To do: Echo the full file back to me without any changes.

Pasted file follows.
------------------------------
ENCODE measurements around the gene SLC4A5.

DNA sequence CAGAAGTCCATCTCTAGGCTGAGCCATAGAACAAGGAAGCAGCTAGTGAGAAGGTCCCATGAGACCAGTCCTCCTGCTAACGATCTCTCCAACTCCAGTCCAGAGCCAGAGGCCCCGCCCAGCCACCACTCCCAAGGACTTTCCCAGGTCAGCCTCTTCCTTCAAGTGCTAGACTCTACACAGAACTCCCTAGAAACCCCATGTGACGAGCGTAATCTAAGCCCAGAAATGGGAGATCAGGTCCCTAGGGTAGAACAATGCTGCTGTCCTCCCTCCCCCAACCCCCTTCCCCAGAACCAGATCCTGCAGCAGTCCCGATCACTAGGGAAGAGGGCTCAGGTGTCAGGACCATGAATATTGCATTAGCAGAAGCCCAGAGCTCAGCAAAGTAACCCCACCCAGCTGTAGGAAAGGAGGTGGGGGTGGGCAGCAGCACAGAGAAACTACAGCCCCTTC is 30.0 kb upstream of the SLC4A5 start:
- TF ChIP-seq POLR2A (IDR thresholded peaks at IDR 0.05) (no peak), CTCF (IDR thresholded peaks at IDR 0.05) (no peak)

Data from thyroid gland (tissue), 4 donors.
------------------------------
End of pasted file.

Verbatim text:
ENCODE measurements around the gene SLC4A5.

DNA sequence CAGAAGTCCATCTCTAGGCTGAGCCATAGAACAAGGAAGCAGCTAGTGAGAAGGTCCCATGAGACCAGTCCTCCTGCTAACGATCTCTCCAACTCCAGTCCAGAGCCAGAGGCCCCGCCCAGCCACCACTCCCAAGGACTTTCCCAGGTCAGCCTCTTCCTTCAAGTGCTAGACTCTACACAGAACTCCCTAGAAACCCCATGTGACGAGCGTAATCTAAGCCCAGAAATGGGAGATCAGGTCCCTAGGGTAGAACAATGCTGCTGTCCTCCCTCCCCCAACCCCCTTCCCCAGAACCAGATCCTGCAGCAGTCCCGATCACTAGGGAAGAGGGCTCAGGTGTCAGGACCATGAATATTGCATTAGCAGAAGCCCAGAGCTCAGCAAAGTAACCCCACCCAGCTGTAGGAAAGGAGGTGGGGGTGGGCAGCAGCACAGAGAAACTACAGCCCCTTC is 30.0 kb upstream of the SLC4A5 start:
- TF ChIP-seq POLR2A (IDR thresholded peaks at IDR 0.05) (no peak), CTCF (IDR thresholded peaks at IDR 0.05) (no peak)

Data from thyroid gland (tissue), 4 donors.